NEW YORK, May 17 (Reuters) - U.S. shopping center and mall owners can expect to see a lot of vultures circling this year’s International Council of Shopping Centers convention in Las Vegas.
Vulture buyers, who thrive on distress, are expected in greater numbers this year looking to swoop down on a strip mall, shopping center or regional mall that might be making money, but whose owner overpaid or cannot find new financing.
"I think it's probably the worst mood we've had and I've been doing this for 30 years," said Gerry Mason, managing director of Savills LLC, a division of Savills Plc SVS.L, the world's third-largest real estate services company.
Attendance at the conference, which runs Sunday through Wednesday, is expected to be down 40 percent to about 30,000, according to the ICSC, reflecting the impact of the faltering U.S. economy on the domestic commercial real estate sector. Tenant sales are down, vacancies are up and rental growth has slowed or in some cases has turned to declines.
“The prognosis short term is very poor and I don’t think we’re going any place upward in a hurry,” Mason said. “I think the gloom and doom has taken it’s toll on the transaction business -- both leasing and capital markets.”
Of the 1,300 malls in the country, 200 to 300 are in danger of going out of business or becoming something else, he added.
Last month, General Growth Properties Inc GGWPQ.PK, the second-largest U.S. mall operator filed for bankruptcy protection after it was unable to refinance its maturing loans.
“General Growth is going to be the model for the industry here,” Mason said.
A lot of commercial real estate buyers who thought they would be able to replace maturing interest-only loans with new debt are expected to fall into the same trap. And the bigger the loan, the less likely a borrower will be able to replace it.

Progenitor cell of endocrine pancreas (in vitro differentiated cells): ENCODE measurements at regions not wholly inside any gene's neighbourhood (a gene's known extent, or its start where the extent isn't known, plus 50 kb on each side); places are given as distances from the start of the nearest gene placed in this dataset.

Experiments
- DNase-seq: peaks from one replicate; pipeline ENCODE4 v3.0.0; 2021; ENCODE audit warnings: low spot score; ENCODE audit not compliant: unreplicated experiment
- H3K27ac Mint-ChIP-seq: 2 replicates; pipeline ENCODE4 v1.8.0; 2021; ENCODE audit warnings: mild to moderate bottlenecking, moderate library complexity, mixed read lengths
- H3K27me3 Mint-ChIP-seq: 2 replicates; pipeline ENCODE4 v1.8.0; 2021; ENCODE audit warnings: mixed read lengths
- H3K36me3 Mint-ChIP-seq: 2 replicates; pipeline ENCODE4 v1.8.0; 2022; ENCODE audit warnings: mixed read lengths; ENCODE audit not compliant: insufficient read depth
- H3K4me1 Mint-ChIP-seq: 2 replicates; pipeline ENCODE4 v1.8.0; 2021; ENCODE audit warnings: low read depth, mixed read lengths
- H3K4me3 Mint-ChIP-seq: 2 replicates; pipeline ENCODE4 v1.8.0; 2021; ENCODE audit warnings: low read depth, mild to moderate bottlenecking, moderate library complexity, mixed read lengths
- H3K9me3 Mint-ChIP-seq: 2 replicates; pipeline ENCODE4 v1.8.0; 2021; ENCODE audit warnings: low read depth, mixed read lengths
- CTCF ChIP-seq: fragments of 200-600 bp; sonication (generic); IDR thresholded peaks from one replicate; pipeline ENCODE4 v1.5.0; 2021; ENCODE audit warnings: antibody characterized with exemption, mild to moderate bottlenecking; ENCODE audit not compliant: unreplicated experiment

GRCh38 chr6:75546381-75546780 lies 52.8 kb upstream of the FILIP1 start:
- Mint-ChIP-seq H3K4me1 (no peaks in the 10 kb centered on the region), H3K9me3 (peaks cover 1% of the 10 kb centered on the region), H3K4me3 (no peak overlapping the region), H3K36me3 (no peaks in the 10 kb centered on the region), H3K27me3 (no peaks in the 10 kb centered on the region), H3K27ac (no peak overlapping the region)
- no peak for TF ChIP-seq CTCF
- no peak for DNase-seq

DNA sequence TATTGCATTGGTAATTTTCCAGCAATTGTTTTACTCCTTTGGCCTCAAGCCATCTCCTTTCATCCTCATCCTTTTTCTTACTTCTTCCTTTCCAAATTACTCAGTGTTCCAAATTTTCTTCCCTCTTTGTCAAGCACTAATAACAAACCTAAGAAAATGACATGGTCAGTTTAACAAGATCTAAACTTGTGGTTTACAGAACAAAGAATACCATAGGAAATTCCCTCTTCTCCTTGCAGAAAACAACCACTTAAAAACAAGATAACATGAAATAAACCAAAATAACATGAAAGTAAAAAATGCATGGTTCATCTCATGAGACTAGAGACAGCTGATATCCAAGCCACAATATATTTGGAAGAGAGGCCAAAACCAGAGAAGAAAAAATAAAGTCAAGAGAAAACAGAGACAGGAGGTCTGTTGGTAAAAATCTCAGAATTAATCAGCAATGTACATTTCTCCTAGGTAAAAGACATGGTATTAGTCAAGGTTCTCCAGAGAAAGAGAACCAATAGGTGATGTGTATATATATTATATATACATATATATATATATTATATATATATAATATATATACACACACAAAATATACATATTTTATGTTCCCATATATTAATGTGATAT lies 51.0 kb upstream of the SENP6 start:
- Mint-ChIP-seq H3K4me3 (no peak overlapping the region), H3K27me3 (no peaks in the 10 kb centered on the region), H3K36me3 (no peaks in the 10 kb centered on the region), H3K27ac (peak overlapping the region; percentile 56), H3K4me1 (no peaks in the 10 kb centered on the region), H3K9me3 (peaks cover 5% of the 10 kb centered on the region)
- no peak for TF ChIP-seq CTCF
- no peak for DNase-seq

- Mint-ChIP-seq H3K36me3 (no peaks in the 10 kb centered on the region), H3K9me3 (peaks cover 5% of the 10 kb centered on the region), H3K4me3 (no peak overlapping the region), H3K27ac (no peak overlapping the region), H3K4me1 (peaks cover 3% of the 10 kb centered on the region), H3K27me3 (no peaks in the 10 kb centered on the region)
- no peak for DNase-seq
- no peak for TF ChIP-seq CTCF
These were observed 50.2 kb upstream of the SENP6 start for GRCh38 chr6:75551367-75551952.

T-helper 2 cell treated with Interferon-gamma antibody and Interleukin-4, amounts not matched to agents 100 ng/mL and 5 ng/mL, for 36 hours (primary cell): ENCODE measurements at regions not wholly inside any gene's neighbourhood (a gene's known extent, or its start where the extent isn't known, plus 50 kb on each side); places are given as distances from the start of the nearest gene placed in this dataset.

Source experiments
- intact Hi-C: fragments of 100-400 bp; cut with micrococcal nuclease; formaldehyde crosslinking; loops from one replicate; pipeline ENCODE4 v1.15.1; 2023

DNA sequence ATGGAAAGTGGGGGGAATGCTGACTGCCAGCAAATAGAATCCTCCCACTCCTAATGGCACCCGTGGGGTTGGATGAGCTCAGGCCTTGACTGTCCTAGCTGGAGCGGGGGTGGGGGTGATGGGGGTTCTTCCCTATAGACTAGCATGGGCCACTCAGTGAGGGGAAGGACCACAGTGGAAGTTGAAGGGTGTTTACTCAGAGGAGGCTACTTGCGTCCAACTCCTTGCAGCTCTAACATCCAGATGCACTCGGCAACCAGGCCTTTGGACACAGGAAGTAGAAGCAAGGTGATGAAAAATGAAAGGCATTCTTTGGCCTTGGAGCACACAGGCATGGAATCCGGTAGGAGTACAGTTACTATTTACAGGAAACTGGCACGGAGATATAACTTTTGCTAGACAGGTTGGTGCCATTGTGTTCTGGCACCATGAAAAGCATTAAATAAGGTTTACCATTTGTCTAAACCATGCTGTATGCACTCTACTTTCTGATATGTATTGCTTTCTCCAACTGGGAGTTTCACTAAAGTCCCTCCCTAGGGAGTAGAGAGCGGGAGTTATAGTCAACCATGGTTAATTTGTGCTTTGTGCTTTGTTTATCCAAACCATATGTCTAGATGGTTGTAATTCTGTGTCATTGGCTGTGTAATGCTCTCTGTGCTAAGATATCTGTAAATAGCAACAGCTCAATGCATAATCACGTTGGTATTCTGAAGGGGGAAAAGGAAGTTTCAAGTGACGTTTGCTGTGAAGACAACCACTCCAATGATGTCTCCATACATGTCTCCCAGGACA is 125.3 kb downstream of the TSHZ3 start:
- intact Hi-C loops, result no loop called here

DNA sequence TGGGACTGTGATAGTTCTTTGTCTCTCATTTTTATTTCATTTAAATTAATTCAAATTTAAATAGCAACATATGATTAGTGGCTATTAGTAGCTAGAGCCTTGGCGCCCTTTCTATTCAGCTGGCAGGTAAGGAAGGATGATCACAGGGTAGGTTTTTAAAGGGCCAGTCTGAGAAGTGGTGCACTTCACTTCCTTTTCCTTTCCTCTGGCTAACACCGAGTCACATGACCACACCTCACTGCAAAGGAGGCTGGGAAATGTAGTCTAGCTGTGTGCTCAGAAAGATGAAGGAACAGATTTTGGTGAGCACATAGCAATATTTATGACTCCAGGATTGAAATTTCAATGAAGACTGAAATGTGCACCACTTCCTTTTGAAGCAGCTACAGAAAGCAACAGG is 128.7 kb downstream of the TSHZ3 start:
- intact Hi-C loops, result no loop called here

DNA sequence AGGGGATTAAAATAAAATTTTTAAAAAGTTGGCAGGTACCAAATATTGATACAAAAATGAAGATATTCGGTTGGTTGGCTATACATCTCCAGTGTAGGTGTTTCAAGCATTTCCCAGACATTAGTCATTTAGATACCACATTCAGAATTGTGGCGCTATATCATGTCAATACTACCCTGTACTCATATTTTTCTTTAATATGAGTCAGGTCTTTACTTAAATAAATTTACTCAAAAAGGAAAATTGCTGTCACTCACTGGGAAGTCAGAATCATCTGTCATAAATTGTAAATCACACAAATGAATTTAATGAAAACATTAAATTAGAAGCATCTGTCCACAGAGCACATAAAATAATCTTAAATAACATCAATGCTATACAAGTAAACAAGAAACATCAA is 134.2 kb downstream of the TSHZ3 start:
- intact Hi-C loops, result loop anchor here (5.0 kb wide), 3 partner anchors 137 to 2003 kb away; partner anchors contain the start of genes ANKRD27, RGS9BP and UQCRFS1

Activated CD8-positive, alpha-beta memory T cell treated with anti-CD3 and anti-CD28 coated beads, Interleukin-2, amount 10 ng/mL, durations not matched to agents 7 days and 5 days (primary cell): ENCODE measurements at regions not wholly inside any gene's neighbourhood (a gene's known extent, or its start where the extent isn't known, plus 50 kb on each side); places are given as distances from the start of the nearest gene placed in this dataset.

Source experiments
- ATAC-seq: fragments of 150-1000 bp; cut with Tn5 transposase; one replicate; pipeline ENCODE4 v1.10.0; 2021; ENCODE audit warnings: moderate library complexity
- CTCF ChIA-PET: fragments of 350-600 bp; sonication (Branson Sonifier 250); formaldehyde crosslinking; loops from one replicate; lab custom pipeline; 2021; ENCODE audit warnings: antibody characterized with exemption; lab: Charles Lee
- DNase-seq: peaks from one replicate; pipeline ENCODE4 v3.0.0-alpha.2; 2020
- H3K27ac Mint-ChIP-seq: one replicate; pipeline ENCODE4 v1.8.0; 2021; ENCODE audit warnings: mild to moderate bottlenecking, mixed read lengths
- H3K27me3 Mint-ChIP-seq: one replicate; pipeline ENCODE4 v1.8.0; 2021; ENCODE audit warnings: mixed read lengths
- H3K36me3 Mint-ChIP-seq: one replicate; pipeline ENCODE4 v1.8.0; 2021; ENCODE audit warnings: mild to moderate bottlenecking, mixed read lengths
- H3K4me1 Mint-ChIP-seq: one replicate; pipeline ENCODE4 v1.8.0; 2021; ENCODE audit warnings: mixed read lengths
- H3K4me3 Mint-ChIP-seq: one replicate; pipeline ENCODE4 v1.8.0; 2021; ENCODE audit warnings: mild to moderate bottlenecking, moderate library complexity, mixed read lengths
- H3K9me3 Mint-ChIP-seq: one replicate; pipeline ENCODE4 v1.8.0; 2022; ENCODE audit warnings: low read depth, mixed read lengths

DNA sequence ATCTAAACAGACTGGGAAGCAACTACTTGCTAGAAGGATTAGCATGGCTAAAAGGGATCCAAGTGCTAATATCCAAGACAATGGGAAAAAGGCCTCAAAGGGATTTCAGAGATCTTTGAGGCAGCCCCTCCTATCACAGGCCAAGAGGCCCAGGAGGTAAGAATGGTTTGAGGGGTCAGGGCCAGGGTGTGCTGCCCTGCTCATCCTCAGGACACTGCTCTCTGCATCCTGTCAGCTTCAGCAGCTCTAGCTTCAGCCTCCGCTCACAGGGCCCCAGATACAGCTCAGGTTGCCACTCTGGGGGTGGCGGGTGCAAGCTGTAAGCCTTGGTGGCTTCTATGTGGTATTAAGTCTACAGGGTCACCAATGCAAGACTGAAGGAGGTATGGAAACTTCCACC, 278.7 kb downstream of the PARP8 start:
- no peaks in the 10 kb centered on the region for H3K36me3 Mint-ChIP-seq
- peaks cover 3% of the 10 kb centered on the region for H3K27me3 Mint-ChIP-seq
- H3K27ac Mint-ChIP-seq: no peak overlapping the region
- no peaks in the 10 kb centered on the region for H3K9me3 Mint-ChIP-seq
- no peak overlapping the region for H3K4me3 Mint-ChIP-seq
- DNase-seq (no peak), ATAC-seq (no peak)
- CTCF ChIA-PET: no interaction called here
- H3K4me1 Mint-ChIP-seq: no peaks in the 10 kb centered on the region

This year, some big exhibitors, such as Simon Property Group Inc SPG.N and Westfield Group WDC.AX will save a couple of million dollars by opting out of building big house- sized booths. Instead they will be holding meetings in hotel suites and rooms.
But General Growth will have a booth and continue to show that it is open for business.
“Retailers continue to pursue and close deals for space at General Growth Properties’ strong portfolio of properties,” a company spokesman said in an e-mail. “In our business, it is important to take advantage of this opportunity to build and maintain relationships.”
For a good credit tenant, this year could be a dream.
Instead of clamoring for space, the tenant will likely have the pick of malls and the upper hand negotiating new rents.
“He’s (the tenant) seeing it at potentially a price that he hasn’t seen in 10 years,” said Greg Masin, Cushman & Wakefield senior director and a top retail leasing broker. “The landlords’ willingness to be “creative’ in their utilization of incentives is going to be a fair question.”
Other tenants may ask for a break on rent to help them get through the next few months. In that case, the landlord is going to have to decide if the tenant is worth keeping.
“There’s no reason to throw rent relief at someone who’s not going to be there in 2010 anyway,” Masin added. (Reporting by Ilaina Jonas; Editing by Andre Grenon)
Our Standards: The Thomson Reuters Trust Principles.